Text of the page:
Book Review: The Universal Christ by Richard Rohr. SPCK. Kindle Edition.

Discussion in 'Non-Anglican Discussion' started by CRfromQld, Feb 3, 2022.

  1. CRfromQld

    CRfromQld Moderator Staff Member

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    Part 1

    Rohr begins by asking "Is Christ simply Jesus’s last name?

    He then asks rhetorically "Weren’t they always one and the same, starting at Jesus’s birth?" [p11]

    The answer he develops in this book is to separate Chris from Jesus in a clear departure from traditional Christian belief.

    He starts by suggesting that Creation was the first Incarnation of God. He asks "What if Christ is another name for everything? [p5]. This self-disclosure of whomever you call God into physical creation was the first Incarnation [p12]

    This idea is repeated in his website;
    "The first Incarnation of God did not happen in Bethlehem 2,000 years ago. That is just the moment when it became human and personal, and many people began to take divine embodiment as a serious possibility. The initial Incarnation actually happened around 14 billion years ago with “The Big Bang.” That is what we now call the moment when God decided to materialize and self-expose, at least in this universe." [https://cac.org/the-first-incarnation-2019-02-21/]

    Is this Panentheism (as Rohr claims) or Pantheism?

    There are many definitions of Panentheism and Pantheism but the basic distinction is that in pantheism the sum of everything is god while pantheism says that god’s spirit is in everything.

    To complicate matters there are several flavours of pantheism, absolute, emanational, developmental, modal, multileve, and permeational."Permeational pantheism is encountered in Zen Buddhism. God penetrates all things, similar to "the Force" in the Star Wars movies". and this appears very similar to panentheism. [Ref]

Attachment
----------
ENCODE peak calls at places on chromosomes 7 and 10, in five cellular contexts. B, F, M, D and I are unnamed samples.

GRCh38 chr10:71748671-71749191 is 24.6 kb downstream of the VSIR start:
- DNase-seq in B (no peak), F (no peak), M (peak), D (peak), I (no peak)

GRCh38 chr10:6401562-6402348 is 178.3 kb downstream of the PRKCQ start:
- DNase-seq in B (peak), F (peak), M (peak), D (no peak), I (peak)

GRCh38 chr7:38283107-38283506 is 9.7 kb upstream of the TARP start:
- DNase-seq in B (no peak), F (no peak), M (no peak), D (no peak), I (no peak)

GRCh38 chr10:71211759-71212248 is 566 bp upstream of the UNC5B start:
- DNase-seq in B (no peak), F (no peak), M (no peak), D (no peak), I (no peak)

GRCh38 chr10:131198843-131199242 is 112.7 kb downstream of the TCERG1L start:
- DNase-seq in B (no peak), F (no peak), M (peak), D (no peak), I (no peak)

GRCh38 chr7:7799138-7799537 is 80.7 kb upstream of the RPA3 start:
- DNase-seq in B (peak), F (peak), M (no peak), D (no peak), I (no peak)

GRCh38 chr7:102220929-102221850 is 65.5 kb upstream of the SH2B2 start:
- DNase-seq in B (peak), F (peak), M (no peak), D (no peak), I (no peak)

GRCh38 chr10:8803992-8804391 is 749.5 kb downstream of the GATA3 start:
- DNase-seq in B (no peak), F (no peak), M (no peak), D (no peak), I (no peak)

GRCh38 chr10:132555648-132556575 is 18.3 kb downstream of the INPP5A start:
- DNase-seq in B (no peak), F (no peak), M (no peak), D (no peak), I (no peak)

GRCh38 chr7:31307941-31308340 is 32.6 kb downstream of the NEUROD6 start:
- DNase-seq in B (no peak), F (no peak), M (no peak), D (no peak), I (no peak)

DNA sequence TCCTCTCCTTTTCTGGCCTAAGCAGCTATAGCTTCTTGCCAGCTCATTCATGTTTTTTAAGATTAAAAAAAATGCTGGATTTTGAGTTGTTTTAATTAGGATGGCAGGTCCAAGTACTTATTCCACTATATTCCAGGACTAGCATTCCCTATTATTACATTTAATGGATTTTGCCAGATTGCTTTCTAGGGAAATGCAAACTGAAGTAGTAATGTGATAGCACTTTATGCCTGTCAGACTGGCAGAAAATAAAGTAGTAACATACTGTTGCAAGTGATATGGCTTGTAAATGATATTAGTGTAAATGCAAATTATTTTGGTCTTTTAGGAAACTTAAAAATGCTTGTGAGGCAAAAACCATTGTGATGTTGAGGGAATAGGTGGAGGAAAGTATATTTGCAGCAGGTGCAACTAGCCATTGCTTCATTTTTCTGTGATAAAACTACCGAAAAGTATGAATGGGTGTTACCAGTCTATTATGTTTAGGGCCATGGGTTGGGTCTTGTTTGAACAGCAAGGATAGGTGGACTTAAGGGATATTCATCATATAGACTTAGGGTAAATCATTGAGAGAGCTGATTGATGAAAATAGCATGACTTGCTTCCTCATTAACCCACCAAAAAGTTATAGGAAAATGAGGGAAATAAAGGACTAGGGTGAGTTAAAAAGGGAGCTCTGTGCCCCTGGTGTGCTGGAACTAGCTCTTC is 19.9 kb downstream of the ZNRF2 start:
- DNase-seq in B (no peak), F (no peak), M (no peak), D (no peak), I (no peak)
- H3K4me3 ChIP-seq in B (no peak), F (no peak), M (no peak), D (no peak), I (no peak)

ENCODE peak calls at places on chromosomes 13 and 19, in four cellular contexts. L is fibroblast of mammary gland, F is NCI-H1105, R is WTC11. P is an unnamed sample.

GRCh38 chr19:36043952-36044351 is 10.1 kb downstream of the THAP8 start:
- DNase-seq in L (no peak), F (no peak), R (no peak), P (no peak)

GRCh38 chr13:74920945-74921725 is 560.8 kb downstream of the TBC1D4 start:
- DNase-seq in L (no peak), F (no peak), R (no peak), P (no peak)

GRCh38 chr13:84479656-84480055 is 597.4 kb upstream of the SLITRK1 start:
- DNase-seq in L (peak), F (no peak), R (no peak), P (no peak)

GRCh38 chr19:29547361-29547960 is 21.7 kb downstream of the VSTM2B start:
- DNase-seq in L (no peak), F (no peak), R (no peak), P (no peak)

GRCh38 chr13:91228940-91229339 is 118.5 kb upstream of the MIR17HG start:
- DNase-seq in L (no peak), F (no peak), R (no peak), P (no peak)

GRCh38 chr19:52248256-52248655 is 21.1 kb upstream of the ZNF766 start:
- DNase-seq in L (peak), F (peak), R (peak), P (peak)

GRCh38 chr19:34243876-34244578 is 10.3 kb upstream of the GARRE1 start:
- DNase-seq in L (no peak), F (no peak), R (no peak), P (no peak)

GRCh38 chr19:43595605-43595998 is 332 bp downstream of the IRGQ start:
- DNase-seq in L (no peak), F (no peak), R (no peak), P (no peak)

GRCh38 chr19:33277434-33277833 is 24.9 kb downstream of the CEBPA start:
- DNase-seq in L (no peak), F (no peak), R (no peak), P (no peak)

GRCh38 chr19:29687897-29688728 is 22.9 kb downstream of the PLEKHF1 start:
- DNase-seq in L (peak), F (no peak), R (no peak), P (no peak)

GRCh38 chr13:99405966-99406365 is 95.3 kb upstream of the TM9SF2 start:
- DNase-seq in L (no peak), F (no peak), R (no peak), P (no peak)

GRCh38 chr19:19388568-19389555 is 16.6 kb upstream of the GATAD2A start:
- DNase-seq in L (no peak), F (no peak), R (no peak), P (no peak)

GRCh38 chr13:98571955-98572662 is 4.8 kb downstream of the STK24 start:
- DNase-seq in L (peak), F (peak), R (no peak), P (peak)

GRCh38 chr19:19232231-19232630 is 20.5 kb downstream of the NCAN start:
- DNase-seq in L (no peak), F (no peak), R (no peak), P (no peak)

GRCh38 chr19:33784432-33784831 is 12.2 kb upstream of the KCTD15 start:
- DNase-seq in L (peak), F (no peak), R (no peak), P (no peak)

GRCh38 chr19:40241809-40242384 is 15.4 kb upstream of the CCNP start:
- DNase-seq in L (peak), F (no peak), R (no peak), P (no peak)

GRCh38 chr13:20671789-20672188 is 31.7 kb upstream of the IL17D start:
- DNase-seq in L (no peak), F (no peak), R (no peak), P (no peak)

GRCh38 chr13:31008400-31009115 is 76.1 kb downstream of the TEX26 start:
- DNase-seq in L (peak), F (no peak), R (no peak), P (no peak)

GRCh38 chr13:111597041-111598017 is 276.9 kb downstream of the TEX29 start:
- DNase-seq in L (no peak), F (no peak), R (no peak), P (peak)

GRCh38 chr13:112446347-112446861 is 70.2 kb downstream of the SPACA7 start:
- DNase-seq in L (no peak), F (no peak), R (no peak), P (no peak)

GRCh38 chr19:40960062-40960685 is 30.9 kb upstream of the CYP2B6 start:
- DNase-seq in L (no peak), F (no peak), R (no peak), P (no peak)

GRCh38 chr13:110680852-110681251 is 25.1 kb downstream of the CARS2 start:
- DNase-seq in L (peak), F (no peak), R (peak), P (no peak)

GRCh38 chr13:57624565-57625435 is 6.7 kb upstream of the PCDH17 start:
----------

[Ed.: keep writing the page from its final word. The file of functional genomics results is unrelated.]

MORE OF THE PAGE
If we take an object, say a cup, panentheism would say that the spirit of god permeates, is in, the cup. Pantheism however would say that since it is part of everything and thus is a part of god. But if creation is the incarnation of god then the cup as a part of creation is a part of god.

    My conclusion then is that Rohr is a pantheist, not a panentheist.

    One consequence is that since everything is a part of God then everything is worthy to be loved and worshiped, starting with rocks, then trees, animals, then humans.
     
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  2. Rexlion

    Rexlion Well-Known Member

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    I hope you don't mind me pointing out that orthodox Christianity is neither pantheism nor panentheism.

    I think that God has revealed Himself to us through the flesh-and-blood-incarnated Christ, Jesus, as a Creator who loves us, relates to each of us individually as well as to mankind corporately, and suffered mortal death to redeem us. We are called to trust Him and love Him. This is usually called "Monotheism." Pantheism and Panentheism both lead one in a different direction philosophically and tend to detract (and distract) from the glory of God the Son.